New Postoperative Device Offers Patient-Controlled Analgesia

Publication
Article
Internal Medicine World ReportFebruary 2007
Volume 0
Issue 0

From the American Society of Anesthesiologists

CHICAGO—A new, self-contained narcotic delivery system allows patients to control their level of analgesia for postsurgical pain without needles. The Ionsys iontophoretic transdermal system (ITS; Ortho-McNeil) uses an imperceptible electric current to transport fentanyl across the skin and into the circulatory system. Since there is no needle, indwelling catheter, or tubing, the system is less cumbersome than the traditional patient-controlled analgesia pump. The device was presented at the annual meeting of the American Society of Anesthesiologists.

Recently approved by the FDA, the system is expected to become available for in-hospital use in the next few months.

The ITS system consists of a battery, electronics, and drug reservoir contained in the small plastic housing (see Photo). It sticks to the skin and delivers 40 μg of fentanyl within 10 minutes, with a lock-out period of 10 minutes. The patient activates it by pushing twice on the recessed button. A red light and a beep indicate that the device has been activated, and the light blinks between doses to indicate the number of doses already delivered (1 blink for every 5 doses).

Since the lock-out period is 10 minutes, the patient can initiate another dose as necessary. Analgesia should be titrated to an acceptable level before the device is applied.

Unlike a fentanyl patch, which delivers a constant dose over long periods, the ITS is a quick, on-demand delivery system intended for short-term management of acute pain in adults who require postoperative opioid analgesic. It is designed to last for 24 hours or 80 doses, whichever comes first.

Two studies that were presented at the meeting evaluated postoperative patient mobility with the ITS system as well as safety data. Previous studies have shown its equivalence to a standard regimen of IV patient-controlled analgesia with morphine for postoperative acute pain management.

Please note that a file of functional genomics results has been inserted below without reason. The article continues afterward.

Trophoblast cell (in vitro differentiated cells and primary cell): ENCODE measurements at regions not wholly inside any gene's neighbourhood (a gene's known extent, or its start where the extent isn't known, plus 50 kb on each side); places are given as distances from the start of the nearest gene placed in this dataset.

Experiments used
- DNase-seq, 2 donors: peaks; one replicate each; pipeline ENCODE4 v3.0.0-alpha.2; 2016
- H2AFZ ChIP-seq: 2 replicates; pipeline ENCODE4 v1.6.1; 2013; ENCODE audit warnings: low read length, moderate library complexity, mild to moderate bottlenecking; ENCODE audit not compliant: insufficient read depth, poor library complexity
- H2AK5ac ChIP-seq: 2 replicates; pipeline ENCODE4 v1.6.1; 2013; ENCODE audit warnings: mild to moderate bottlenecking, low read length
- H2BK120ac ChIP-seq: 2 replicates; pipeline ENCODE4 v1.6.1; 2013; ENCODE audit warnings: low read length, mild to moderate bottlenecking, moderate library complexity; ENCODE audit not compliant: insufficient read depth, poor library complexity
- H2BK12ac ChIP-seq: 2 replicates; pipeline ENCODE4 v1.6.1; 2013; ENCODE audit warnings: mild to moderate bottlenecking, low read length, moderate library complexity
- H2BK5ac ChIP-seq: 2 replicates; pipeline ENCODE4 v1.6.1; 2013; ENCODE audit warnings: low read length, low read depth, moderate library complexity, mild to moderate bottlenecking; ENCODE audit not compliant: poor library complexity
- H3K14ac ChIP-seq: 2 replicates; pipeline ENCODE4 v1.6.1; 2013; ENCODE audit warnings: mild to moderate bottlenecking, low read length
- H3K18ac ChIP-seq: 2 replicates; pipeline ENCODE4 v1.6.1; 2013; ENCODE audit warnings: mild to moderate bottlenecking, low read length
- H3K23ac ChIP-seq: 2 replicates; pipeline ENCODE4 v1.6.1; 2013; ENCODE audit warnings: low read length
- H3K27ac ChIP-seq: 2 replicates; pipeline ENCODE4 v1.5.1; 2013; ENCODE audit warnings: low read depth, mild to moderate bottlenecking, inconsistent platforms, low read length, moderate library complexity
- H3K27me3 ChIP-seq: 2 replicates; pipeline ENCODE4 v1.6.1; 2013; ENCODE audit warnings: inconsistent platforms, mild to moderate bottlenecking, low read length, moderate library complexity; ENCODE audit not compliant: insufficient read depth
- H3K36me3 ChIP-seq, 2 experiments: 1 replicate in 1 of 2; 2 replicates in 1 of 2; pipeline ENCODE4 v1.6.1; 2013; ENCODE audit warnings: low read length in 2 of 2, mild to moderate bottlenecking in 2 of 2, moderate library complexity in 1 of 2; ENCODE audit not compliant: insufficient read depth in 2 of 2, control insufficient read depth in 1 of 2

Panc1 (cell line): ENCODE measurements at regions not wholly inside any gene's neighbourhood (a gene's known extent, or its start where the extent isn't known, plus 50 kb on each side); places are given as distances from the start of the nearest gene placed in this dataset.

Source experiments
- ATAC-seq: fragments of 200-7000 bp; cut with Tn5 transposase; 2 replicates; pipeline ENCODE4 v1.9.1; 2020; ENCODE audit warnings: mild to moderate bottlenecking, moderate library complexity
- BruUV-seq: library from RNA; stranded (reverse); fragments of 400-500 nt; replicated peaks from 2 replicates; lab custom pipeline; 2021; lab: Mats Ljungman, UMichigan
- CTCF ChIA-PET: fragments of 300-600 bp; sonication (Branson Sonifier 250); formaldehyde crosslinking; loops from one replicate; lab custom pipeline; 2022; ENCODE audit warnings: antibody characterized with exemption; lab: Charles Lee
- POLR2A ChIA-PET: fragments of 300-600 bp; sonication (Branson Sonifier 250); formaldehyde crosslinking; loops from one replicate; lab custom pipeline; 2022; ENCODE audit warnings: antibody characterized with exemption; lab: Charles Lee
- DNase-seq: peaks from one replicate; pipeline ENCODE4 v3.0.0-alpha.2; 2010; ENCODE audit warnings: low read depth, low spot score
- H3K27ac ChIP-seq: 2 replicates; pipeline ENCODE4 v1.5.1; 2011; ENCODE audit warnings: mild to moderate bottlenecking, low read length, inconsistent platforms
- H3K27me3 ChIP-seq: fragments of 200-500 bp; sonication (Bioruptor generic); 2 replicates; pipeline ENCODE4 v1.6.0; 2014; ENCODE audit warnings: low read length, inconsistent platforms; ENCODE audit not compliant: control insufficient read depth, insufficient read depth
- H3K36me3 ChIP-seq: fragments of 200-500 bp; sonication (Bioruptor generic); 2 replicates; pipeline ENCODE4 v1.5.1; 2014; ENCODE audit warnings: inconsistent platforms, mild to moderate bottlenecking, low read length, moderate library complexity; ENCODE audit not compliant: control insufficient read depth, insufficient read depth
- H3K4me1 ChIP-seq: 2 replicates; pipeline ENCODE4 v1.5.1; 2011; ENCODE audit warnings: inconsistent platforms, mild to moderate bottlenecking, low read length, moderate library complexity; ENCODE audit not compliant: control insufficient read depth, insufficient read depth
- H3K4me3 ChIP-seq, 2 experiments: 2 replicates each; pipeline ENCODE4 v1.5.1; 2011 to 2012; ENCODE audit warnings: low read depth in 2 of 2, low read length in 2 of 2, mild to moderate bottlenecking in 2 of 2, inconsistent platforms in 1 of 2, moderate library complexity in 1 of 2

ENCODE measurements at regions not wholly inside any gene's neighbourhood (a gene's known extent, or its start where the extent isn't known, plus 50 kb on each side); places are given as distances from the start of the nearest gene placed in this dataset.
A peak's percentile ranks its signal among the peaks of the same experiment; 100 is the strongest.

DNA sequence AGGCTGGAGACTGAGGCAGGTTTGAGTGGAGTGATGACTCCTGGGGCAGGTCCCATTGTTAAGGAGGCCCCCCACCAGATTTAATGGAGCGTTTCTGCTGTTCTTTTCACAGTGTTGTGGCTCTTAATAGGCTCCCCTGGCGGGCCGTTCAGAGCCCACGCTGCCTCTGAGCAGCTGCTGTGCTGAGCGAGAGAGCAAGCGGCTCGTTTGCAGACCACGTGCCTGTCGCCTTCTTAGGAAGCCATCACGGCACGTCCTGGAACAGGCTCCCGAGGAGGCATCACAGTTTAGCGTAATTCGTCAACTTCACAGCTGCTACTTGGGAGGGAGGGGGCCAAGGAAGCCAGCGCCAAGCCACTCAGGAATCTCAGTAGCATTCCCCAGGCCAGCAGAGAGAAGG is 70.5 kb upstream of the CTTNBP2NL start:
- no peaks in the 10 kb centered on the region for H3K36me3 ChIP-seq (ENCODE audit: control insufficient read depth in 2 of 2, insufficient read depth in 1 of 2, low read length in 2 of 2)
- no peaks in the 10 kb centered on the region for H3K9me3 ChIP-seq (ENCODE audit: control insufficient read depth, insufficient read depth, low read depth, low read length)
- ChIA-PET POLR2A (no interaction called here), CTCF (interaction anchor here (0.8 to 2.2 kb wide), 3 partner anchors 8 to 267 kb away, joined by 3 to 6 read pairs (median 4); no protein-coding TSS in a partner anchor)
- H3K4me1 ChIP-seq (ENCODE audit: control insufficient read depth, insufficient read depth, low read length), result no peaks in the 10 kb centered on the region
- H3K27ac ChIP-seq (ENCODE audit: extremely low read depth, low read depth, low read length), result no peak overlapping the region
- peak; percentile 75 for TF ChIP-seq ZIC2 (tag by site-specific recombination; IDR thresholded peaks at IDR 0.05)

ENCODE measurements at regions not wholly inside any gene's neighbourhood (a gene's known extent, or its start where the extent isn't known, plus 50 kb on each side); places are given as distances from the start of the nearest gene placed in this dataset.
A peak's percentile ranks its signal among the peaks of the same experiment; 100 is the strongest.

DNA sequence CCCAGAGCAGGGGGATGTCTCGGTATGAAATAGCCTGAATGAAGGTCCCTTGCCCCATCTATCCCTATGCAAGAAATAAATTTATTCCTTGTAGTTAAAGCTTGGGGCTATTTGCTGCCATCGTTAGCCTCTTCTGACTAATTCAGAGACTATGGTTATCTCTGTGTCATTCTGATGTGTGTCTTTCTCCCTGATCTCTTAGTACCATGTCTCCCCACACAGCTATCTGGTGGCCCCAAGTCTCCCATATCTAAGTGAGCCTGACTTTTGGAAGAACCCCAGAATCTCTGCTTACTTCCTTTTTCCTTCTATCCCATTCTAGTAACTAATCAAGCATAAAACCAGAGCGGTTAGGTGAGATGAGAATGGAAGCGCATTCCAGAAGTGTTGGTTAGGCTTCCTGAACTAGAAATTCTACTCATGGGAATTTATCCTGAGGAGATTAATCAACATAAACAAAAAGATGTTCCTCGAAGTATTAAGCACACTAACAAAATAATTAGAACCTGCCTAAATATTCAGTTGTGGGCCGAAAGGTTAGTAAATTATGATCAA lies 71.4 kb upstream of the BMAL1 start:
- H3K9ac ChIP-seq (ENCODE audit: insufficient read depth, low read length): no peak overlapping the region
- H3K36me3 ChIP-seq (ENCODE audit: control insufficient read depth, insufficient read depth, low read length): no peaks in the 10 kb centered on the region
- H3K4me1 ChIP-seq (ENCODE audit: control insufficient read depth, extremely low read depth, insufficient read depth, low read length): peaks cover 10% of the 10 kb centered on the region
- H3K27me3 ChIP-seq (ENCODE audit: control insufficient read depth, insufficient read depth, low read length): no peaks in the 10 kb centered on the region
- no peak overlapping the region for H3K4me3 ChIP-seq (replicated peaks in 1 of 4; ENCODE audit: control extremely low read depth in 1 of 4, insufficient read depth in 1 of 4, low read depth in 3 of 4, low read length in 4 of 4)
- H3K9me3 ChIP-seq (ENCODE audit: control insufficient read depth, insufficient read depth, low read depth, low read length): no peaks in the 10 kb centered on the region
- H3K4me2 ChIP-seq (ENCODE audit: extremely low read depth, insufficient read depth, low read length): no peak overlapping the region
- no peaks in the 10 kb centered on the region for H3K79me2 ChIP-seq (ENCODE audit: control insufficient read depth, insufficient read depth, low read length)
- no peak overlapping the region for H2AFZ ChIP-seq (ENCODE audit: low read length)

David Hewitt, MD, of the PriCara Unit of Ortho-McNeil, presented data from one study in which patients had undergone total hip replacement or lower abdominal or pelvic surgery. Based on an ease-of-care questionnaire completed by patients and physical therapists, the fentanyl ITS was associated with greater ease of mobility compared with morphine IV patient-controlled analgesia. The researchers concluded that since postoperative mobility facilitates rehabilitation and physical therapy after major surgery, the fentanyl ITS may be a suitable alternative to IV patient-controlled analgesia.

Harold Minkowitz, MD, of Memorial Hermann Memorial City Hospital, Houston, commented that patient satisfaction was greater with the ITS system. He presented a pooled analysis of safety data from 4 similar randomized, active-controlled trials showing the system was safe and well tolerated among adult patients, including the elderly.

Adverse effects for the ITS system were those generally associated with opioid drug use, and the incidence rate was similar to that with morphine IV patient-controlled analgesia (Table).

Eugene Viscusi, MD, director of acute pain management, Jefferson Medical College, Philadelphia, has been involved with the ITS studies. He noted that the only obvious sign of its use is a localized, slight tanning of the skin (which eventually fades).

As with all Schedule II narcotic analgesics, a black box warning about the potential for respiratory depression or abuse is included with the product information.

Several anesthesiologists at the meeting commented that access to many new drugs and analgesic modalities in their hospitals is driven by cost. The price of Ionsys is expected to be set before the system becomes available.

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